Another aspect of this that I’m compelled to share is Frederick Wortham’s research on the effect of comics on troubled adolescents. I wrote a blog on the recent debunking of his research, but I think it’s pertinent to this discussion to add that when Dr. Wortham presented his patients with comics that depicted rape and torture the young men tended to respond in a positive manner. Dr. Wortham claims he asked the young men if they would do such things to a girl or woman they found lost on the street and a significant percentage of them “nodded”. In light of the recent scrutiny Dr. Wortham’s research has come under, I’m not sure just how valid this information is, and the link between comics causing sexually aggressive behavior or not is still being argued. However, that is a moot point here. Whether caused by comics or not, these young men, if they were telling the truth, were already victims of an aggressive, criminal culture where the life they knew already glorified such things. The statement I’m making here is that rape is a societal problem, and as such, no matter what light its presented in, is going to appear in our pop culture.

So what can we conclude from all of this? To me, it seems that comics in which women are scantily clad are just perpetuating the sexual objectivity of women. They continue to set the stereotype of women as sex symbols in popular culture and some of the negative effects of such ways of thinking include rape and sexual assault. As CMCCRZY states in their blog, “This is not a small problem – a lot, if not most, of the artists referenced are big-name artists who cover many of the popular titles in companies like DC and Marvel.” In short, the writers and artists of these comics are tremendously influential and if they continue to reinforce women as objects, they are continuing the cycle of domination, abuse, and rape that they draw in their comics.

  3 comments for “Cover Yourself Up: Rape in Comics

  1. alliecat
    March 28, 2013 at 10:47 pm

    This is a really great post; I think it synthesizes a lot of issues about sex and gender that have been discussed across the Graphic Novel blog. I agree that the overly sexualized dress of women in comics creates an unhealthy desire to imitate in the real world. I would venture to say that it is almost undebatable that such poor images are reflected in the way society treats women, and this is not just confined to comic books- it’s in video games, like Chun Li from Street Fighter and movies, where women are far more likely to be scantily dressed or naked than man.

    You brought up the lack of female comic book writers too, which I had not considered. As comics and graphic novels are seen as “male” literature, I wonder how many female comic writers there are, and how they address social constructs, like females as the weaker sex- both mentally and physically, and sexualized depictions, as well as how unified they might be in adhering or challenging these constructs.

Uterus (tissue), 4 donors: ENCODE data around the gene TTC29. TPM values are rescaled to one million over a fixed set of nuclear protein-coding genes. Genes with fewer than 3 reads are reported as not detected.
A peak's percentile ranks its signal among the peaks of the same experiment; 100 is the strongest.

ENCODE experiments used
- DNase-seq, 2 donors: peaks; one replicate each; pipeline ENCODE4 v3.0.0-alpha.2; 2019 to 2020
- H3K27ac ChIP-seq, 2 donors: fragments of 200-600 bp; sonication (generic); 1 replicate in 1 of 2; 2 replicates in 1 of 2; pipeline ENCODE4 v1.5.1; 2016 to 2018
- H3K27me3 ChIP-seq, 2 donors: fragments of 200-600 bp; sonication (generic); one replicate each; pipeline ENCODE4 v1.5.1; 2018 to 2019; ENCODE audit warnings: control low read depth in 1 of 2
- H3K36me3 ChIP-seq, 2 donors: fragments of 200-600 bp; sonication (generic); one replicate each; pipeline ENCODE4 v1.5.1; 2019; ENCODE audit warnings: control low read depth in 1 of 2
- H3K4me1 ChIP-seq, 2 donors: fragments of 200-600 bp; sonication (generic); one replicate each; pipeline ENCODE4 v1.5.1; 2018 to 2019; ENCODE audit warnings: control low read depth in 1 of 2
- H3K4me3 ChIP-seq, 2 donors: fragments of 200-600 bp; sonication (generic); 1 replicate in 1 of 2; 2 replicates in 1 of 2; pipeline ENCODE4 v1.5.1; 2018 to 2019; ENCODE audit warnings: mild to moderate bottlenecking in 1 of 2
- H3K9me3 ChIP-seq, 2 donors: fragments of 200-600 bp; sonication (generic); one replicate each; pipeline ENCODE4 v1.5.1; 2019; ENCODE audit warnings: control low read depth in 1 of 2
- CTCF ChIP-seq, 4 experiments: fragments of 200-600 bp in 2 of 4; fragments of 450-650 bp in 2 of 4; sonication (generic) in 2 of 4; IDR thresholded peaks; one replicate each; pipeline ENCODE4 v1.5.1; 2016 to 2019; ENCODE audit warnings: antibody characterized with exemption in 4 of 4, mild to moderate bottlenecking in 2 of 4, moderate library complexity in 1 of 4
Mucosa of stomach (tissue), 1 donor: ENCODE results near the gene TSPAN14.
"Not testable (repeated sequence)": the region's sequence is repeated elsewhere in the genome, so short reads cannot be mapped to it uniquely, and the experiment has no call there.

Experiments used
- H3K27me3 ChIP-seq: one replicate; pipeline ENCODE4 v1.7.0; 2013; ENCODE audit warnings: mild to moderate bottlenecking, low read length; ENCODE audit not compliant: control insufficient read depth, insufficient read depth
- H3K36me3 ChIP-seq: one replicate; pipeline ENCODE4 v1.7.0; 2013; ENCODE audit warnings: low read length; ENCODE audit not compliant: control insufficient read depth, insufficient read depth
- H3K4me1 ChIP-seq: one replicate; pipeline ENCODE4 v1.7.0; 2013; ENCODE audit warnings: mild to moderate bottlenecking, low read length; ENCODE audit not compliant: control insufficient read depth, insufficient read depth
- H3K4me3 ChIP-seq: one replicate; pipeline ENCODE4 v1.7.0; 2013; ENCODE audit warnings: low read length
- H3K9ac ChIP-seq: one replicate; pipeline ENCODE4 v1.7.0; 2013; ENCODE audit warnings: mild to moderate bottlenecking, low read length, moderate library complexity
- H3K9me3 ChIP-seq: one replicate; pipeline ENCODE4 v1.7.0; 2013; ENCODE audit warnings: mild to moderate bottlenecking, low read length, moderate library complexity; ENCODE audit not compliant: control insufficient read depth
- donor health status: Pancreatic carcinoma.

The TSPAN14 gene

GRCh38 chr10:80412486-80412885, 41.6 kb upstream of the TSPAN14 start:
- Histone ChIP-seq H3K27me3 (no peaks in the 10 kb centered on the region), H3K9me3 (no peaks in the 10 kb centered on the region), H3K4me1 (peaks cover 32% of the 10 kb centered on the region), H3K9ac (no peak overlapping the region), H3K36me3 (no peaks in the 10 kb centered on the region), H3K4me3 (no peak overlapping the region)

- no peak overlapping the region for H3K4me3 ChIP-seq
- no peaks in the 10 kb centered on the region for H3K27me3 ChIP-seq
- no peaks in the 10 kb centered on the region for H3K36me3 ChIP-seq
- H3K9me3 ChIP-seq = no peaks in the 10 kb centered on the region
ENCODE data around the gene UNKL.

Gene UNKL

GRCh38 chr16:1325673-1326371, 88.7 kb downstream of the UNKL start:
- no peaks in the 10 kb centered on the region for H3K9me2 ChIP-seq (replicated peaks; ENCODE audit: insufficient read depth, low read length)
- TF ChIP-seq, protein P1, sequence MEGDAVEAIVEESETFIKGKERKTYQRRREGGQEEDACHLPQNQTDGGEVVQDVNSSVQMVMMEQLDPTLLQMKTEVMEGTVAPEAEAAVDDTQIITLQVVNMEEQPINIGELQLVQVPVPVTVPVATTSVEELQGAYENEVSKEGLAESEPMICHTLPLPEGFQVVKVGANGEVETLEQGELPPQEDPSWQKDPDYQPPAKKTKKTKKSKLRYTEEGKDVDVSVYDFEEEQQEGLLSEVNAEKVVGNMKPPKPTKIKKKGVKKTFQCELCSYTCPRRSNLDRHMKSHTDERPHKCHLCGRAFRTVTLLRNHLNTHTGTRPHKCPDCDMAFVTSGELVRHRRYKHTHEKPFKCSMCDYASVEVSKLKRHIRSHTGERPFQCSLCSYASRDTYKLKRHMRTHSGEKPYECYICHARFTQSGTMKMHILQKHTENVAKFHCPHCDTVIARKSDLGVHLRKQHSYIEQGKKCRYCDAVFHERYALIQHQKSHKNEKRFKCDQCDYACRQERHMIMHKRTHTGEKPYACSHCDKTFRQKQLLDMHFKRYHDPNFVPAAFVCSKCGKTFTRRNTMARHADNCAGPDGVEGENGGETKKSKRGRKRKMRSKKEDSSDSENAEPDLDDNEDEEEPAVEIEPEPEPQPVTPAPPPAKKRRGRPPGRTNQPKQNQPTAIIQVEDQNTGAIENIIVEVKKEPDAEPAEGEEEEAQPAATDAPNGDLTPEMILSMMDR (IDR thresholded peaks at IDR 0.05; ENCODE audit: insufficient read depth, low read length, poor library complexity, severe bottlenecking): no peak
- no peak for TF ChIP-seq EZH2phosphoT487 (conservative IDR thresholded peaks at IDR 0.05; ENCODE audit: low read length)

2. nscarbro
    March 28, 2013 at 11:47 pm

    Your blog was a great read! You are very detail oriented and I appreciated that you had so many different arguments about this very serious topic and didn’t just stick to one viewpoint. It was very blunt, which captured my full and undivided attention. For starters, women are most certainly over-sexualized in comics. And as mentioned, it is truly saddening because the youth reads this for pleasure, unlike most of the school assigned novels they will soon forget. Therefore, giving them the idea that this is even socially acceptable and all throughout comics worldwide is sickening. I do like that you touched base on everything from the risqué clothing the artists seem to all put women in, to the topic and breakdown of rape as a whole. To begin, and to agree with both you (the author) and Alliecat, women are portrayed over sexually and in very little clothing. Not only does it give readers a sexualized and unhealthy (and not a respectable) view of women, but it makes them more comfortable even when they do come across these far to common rape scenes. The fact that these women (even these female super hero’s) are shown as objects, wearing close to nothing, and almost always below men; this makes them look down upon the female characters. Therefore, when rape does occur, they justify it by what she wore, or if she was drinking, or simply by saying she was not smart like the men. It is rare to see a naked man in comics, if EVER. Yet, there aren’t many comics that women are clothed. How ironic. I agree completely that this is not just a problem within the comic readers world, but a social issue that is far to accepted and need to be “nipped in the butt” before it grows into acceptance. Equality is a right, not a gift that only a clothed, sober woman deserves.

  3. Sara Weinstein
    March 29, 2013 at 8:33 am

    I thought that this was an excellent blog entry. Your details were really good and I really enjoyed the depth of your analysis. Women are definitely over sexualized in comics. I think that is one of the few things almost every comic has in common. I also enjoyed that you brought up a few points instead of just one. I liked the fact that you pointed out the lack of female writers. We have talked a lot about women in comics during class, and looking over your blog I am surprised this has not really come up.

    I also thought the last few lines of the comment above me were very interesting and on point. All of those women that were raped in the comics, according to other characters, brought it upon themselves. Which really reflects our culture today in a very disturbing manner. If a girl is raped she is asked was she drinking? what was she wearing? they will ask almost anything to put the blame on the girl.

    Overall I thought this entry was really good and really thought provoking. One of my favorites so far!